As a result, that requires making some conscious choices. In addition, you will need to commit to spiritual activities.
IV. What is Pulling the Train?
Consider this simple illustration of correct and incorrect thinking using a train.
When you are thinking correctly:
- Usually, your mind or what you think (engine) is in control
- Your thinking directs your actions and behaviors (boxcar)
- And in turn, your behaviors determine your emotions (caboose)
However, when sinful emotions control your thinking and behavior, the pattern is backward. Under those circumstances, it’s common to feel “out of control.”
To rein in these galloping emotions, you must change how you “think.” In other words, you make the conscious decision NOT to be controlled by emotions. But instead, you decide what you think.
However, I hear you say, “That sounds great in theory, but how am I supposed to control my thinking?”
In essence, renewing your mind means controlling your thinking. And for this purpose, the best way is the “put off and put on” principle of Ephesians 4:17-5:21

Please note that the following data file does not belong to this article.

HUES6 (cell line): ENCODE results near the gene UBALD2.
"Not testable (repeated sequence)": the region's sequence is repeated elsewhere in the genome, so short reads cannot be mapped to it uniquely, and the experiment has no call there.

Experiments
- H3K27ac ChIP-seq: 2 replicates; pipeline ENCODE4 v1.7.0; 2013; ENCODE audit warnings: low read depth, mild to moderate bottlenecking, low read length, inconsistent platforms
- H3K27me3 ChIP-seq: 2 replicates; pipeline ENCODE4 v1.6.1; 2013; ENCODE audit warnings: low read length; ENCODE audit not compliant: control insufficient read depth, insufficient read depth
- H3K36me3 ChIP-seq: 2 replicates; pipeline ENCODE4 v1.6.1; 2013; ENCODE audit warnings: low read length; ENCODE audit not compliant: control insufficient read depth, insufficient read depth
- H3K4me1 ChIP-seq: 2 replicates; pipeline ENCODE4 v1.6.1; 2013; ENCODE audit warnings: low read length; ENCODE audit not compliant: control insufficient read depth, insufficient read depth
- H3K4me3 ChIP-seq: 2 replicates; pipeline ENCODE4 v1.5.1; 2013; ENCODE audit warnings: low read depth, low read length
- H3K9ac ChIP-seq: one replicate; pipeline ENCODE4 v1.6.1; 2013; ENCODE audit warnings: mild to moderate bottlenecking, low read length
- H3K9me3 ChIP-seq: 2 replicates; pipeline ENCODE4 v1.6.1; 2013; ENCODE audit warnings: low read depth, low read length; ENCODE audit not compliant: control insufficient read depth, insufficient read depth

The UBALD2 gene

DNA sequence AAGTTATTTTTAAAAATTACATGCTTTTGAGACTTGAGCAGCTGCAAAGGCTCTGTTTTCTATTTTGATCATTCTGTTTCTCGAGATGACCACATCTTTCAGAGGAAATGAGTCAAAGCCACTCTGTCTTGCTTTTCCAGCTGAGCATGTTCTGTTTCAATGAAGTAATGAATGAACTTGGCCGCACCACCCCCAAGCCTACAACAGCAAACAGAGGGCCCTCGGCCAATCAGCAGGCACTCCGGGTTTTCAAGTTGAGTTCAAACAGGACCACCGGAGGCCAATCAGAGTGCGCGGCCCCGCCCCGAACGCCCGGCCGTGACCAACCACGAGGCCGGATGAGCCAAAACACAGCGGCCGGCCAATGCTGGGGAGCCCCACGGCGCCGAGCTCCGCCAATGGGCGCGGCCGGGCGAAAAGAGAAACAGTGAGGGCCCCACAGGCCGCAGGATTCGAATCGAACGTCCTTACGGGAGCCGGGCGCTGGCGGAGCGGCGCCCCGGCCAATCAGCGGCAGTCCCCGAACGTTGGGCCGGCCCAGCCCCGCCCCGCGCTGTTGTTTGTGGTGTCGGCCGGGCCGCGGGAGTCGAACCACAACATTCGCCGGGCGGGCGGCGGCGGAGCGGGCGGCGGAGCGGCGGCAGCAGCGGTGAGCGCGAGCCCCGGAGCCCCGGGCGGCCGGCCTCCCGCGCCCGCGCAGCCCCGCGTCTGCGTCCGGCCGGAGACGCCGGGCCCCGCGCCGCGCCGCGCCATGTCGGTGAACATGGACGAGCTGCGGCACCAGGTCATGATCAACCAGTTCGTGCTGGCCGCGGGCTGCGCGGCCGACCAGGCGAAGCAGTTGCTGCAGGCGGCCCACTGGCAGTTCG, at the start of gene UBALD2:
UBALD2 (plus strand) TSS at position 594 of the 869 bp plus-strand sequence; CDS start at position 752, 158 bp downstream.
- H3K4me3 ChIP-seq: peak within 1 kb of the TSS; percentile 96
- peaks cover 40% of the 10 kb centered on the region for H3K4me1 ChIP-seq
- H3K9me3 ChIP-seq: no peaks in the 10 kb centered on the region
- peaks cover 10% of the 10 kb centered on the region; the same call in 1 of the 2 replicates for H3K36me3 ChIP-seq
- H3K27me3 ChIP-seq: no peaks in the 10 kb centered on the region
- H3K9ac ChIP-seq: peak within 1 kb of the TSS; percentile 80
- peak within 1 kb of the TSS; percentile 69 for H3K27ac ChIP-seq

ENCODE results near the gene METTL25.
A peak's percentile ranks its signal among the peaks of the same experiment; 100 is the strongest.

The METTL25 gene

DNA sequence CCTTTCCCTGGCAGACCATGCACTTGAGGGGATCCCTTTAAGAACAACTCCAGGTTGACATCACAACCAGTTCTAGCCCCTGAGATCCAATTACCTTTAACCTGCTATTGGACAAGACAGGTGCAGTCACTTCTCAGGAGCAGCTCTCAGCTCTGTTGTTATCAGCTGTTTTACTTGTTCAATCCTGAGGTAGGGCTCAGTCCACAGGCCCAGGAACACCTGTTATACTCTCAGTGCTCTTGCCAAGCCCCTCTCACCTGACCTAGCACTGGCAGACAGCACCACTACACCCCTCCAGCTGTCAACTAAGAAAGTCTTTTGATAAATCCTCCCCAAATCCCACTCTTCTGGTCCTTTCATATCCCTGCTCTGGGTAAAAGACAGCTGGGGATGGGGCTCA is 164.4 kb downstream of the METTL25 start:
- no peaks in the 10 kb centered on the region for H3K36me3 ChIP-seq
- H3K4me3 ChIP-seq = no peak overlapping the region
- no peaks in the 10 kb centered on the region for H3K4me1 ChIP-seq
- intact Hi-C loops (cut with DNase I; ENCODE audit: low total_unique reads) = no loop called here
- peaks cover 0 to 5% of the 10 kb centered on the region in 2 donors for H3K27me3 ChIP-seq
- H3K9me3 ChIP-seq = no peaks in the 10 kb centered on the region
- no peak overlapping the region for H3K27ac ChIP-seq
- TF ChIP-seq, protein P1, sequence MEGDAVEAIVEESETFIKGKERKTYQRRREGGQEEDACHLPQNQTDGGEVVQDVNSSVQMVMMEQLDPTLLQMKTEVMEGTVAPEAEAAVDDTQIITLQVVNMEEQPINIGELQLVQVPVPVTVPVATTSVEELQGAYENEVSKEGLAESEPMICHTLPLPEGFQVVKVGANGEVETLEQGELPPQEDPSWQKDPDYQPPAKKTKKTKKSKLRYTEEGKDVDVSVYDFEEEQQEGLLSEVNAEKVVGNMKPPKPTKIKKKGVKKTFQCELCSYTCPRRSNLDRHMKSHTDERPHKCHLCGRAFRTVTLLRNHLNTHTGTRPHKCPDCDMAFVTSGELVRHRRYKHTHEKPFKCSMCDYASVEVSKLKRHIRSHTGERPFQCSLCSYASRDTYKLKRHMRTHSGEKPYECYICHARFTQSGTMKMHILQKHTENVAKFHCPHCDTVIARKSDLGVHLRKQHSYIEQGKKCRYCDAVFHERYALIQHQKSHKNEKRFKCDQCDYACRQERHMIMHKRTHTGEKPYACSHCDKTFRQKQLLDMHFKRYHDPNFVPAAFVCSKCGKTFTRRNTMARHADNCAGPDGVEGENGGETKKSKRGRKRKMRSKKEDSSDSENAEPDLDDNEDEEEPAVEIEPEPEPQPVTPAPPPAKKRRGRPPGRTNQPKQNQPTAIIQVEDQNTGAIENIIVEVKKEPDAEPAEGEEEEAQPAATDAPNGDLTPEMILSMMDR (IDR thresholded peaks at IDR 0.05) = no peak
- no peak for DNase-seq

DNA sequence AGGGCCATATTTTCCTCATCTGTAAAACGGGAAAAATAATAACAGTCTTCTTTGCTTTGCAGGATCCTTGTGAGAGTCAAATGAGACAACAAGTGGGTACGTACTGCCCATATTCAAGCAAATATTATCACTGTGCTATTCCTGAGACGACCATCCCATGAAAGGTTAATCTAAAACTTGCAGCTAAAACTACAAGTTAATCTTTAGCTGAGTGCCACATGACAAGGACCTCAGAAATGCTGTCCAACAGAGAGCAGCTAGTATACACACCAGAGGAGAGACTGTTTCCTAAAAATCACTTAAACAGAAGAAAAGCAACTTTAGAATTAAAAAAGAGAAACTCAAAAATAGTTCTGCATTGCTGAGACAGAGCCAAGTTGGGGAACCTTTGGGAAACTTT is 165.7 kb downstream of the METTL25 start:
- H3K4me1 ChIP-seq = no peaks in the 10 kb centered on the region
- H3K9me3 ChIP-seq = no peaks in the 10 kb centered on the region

- At first, start by “putting off” old thinking patterns of sin and self-focus (1 Pet. 5:7)
- Subsequently, “put on” something better.
- In particular spiritual practices to overcome your disappointment in God
- For instance, prayer, Bible devotions, godly living, and relying on the Holy Spirit (Matt. 22:37-39)
In sum, stop letting your emotions lead your thinking and behavior.
Instead, put on a renewed mind of godly thinking by:
- Devoting yourself, especially to God’s word, prayer, and the Holy Spirit
- While simultaneously remembering Jesus’ sacrifice and forgiveness, and our eternal life with him
At first, it may be hard to renew your mind if disappointment in God has become deeply rooted.
But if you remain faithful in this teaching, he will eventually give you peace.
I hear you saying, “All this may be true, but how can I practically deal with my disappointment with God?”
V. 6 Steps to Practically Deal with Disappointment in God
1. Step 1: Check Your Motives
In the first place, check your motives. For example:
- Why do you want what you want?
- Is it for selfish gain?
- Is it something in the final analysis that glorifies God (1 Cor. 10:31)?
Be explicitly honest with yourself. In this case, if your desires are out of alignment with God’s will STOP CHASING THEM!
It is undoubtedly true that if you aren’t getting what you want, it’s because God knows it would not be the best for you.
You need to align your desires with his.